玉葱 - Onion - ¥ 198

玉 - ball (tama); 葱 - onion (negi). Voila, round onion. Because if you just ask someone for negi, they'll probably give you a two-foot long behemoth of a leek.

See, this is funny. I usually see negi written out as ねぎ, but here it has its own kanji, 葱. If they used the kanji all the time, the meaning would not be ambiguous, and I wouldn't be wondering what those green onion slices have to do with noodles.

On the other hand, native speakers can figure out what ねぎ means based on context, and ain't nobody got time or reason to learn all the kanji. Japanese primary and secondary school students are required to learn 2,136 kanji, and "the total number of kanji is well over 50,000, though few if any native speakers know anywhere near this number."

ゴールド ブレンド 替え - quiz time, you figure it out - ¥ 798 More katakana! Hooray! I'll spell the letters out in romaji (English letters), and you can try reading it for yourself this time. ゴールド ブレンド says "go-o-ru-do bu-re-n-do". Did you get it? There's a pretty big hint in the photo. 替え here means change, or refill. And check out the perfect way they engineered the containers for easy refilling!

ゴールド ブレンド 替え - quiz time, you figure it out - ¥ 798

More katakana! Hooray! I'll spell the letters out in romaji (English letters), and you can try reading it for yourself this time. ゴールド ブレンド says "go-o-ru-do bu-re-n-do". Did you get it? There's a pretty big hint in the photo.

替え here means change, or refill. And check out the perfect way they engineered the containers for easy refilling!

Peel off the green paper, punch the perforated lines in the plastic, and push them down to reveal a funnel that fits snugly onto the glass jar. Imagine my delight in learning that I'll never accidentally dump instant coffee granules on the floor again, only to find later that I didn't sweep all of them up, and the remaining bits have subsequently been humidified, transforming into brown dye on the edges of the floor tile. What, you don't have this problem too? Well, anyhow, these designers think of everything.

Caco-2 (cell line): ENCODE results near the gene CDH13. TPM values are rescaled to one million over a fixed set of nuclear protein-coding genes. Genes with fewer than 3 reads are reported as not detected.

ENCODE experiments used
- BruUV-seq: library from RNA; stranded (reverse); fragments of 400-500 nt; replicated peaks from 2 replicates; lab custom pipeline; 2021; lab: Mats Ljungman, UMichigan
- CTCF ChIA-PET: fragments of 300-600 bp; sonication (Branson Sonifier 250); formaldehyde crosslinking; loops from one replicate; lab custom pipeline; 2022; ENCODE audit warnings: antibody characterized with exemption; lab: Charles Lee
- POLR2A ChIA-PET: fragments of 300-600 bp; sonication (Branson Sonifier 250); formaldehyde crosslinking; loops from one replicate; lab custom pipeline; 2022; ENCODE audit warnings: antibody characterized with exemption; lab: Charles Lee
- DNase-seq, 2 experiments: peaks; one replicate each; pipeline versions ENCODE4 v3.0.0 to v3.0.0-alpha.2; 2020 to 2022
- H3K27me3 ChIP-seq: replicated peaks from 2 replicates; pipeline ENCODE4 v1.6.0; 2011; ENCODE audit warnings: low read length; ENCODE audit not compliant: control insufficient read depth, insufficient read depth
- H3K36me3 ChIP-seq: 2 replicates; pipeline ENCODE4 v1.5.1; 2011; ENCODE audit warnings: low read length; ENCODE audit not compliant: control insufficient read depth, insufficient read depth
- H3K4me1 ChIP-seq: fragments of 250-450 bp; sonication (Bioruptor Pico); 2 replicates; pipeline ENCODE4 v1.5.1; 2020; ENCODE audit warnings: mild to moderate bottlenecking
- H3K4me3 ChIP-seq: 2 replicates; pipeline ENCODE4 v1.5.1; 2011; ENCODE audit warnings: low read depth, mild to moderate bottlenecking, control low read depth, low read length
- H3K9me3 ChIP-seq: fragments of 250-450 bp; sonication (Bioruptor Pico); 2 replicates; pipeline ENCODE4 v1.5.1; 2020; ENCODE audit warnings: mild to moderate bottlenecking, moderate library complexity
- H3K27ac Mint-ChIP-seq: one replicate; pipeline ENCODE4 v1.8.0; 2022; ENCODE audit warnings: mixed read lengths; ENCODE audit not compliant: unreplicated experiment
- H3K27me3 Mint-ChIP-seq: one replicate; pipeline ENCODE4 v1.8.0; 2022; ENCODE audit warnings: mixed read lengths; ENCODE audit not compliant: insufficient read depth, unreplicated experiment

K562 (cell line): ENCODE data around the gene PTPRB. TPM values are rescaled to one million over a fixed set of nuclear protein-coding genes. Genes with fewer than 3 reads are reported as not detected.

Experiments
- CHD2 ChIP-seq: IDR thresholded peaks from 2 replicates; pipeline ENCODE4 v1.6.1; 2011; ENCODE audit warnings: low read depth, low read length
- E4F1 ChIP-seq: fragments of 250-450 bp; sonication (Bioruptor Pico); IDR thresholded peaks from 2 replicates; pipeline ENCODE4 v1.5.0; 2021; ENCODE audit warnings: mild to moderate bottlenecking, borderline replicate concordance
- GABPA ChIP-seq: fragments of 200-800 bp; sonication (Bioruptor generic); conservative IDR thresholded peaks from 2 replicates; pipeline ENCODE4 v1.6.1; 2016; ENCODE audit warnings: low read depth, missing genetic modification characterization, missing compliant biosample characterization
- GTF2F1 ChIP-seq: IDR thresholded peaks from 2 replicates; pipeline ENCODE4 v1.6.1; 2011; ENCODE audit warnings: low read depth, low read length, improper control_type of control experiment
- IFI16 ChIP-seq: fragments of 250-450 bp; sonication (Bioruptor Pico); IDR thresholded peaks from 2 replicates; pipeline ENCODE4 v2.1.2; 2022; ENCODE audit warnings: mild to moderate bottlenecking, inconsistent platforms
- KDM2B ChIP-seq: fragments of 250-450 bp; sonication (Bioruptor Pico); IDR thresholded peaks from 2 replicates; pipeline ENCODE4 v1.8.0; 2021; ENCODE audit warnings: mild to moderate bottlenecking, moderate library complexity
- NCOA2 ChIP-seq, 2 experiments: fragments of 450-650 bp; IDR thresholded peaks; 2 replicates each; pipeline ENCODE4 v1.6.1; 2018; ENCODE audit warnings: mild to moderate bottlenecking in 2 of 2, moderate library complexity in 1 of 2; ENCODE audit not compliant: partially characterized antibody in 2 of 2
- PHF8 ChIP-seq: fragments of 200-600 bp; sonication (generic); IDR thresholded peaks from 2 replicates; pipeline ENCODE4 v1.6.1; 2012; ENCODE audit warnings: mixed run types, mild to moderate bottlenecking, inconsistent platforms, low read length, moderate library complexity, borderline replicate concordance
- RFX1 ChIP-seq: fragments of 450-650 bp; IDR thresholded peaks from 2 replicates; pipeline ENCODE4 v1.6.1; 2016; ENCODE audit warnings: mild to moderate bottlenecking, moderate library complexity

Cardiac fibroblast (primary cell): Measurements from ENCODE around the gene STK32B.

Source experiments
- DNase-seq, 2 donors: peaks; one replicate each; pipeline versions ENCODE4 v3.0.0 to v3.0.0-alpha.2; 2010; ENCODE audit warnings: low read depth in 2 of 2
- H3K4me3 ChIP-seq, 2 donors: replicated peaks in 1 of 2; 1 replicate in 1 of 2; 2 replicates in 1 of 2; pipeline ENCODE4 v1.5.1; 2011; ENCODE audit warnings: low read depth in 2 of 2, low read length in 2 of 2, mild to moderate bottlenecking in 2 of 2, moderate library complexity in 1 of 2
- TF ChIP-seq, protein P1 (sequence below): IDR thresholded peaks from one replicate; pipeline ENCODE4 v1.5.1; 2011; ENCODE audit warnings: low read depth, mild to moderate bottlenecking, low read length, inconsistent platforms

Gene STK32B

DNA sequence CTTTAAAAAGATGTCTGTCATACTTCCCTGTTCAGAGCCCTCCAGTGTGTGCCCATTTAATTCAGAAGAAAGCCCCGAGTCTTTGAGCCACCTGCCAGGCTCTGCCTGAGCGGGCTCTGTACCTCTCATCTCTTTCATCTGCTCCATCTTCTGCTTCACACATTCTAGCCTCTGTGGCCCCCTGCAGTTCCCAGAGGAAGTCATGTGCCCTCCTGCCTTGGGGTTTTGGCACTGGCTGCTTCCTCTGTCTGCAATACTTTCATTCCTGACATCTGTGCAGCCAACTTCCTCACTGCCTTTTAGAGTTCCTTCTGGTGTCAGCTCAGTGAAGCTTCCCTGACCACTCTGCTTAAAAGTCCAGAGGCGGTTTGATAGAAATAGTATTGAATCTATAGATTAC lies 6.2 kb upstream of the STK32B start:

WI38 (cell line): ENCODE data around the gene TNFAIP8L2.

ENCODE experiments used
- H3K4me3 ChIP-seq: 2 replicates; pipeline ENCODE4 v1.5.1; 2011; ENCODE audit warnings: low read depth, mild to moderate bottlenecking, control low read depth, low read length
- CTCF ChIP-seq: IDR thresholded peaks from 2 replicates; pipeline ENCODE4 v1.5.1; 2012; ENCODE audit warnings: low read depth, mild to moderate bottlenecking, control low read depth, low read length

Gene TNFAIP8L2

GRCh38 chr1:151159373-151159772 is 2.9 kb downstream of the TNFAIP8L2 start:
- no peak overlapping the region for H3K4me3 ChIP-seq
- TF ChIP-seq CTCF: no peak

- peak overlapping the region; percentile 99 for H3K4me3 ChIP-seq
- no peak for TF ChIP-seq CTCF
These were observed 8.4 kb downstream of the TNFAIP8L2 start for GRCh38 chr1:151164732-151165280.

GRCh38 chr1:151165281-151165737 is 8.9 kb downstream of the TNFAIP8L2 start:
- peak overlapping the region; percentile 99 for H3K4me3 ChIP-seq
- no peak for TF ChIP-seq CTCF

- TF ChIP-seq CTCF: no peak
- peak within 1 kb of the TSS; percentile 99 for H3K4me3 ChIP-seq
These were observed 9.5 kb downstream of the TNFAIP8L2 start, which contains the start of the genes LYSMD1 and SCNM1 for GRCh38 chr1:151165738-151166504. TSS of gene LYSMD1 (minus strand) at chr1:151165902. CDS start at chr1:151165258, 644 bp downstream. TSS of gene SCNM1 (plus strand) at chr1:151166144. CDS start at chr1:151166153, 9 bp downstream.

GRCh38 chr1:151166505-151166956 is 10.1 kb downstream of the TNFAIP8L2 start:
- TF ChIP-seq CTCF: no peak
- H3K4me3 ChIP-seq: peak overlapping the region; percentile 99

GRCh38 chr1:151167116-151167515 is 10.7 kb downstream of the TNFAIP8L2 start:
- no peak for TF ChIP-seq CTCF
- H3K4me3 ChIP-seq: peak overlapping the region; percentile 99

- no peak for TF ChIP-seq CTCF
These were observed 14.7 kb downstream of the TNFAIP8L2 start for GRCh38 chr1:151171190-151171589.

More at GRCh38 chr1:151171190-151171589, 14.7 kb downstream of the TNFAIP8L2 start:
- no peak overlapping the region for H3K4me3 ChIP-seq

Peel off the green paper, punch the perforated lines in the plastic, and push them down to reveal a funnel that fits snugly onto the glass jar.

Imagine my delight in learning that I'll never accidentally dump instant coffee granules on the floor again, only to find later that I didn't sweep all of them up, and the remaining bits have subsequently been humidified, transforming into brown dye on the edges of the floor tile. What, you don't have this problem too? Well, anyhow, these designers think of everything.

濃厚 にんにく 鶏白湯鍋 - Rich garlic chicken hot water hotpot - ¥ 248 Rich garlic chicken hot water hotpot. Pretty much sums it up. Garlic chicken broth for hot pot. Though I've just been using it for stove top soups. 

濃厚 にんにく 鶏白湯鍋 - Rich garlic chicken hot water hotpot - ¥ 248

Rich garlic chicken hot water hotpot. Pretty much sums it up. Garlic chicken broth for hot pot. Though I've just been using it for stove top soups. 

とんこつ しょうゆ 鍋 - Tonkotsu shoyu hotpot - ¥ 278 If you've read the other items from this list, then by now you should know what tonkotsu, shoyu and hotpot mean.

とんこつ しょうゆ 鍋 - Tonkotsu shoyu hotpot - ¥ 278

If you've read the other items from this list, then by now you should know what tonkotsu, shoyu and hotpot mean.

S & B アンチョビ ボテト - S & B Anchovy Potato - ¥ 111 ポテト チーズカレー 味 - Potato cheese curry flavor - ¥ 111 きゅうりのソムタム - Cucumber Somutamu - ¥ 100 These S&B seasoning packets are cheap and handy. I buy a few every month and keep them in the cabinet for days when I have meat to cook but no inspiration. So a potato seasoning might end up on chicken or shrimp instead. Som tam is a thai term, literally meaning papaya salad, but you can apparently call other salads "som tam" if you lightly beat the vegetables to release their juices. Update: I definitely didn't follow the instructions for anchovy potato. I made home fries and sprinkled the seasoning on top. Still delicious.    

S & B アンチョビ ボテト - S & B Anchovy Potato - ¥ 111
ポテト チーズカレー 味 - Potato cheese curry flavor - ¥ 111
きゅうりのソムタム - Cucumber Somutamu - ¥ 100

These S&B seasoning packets are cheap and handy. I buy a few every month and keep them in the cabinet for days when I have meat to cook but no inspiration. So a potato seasoning might end up on chicken or shrimp instead.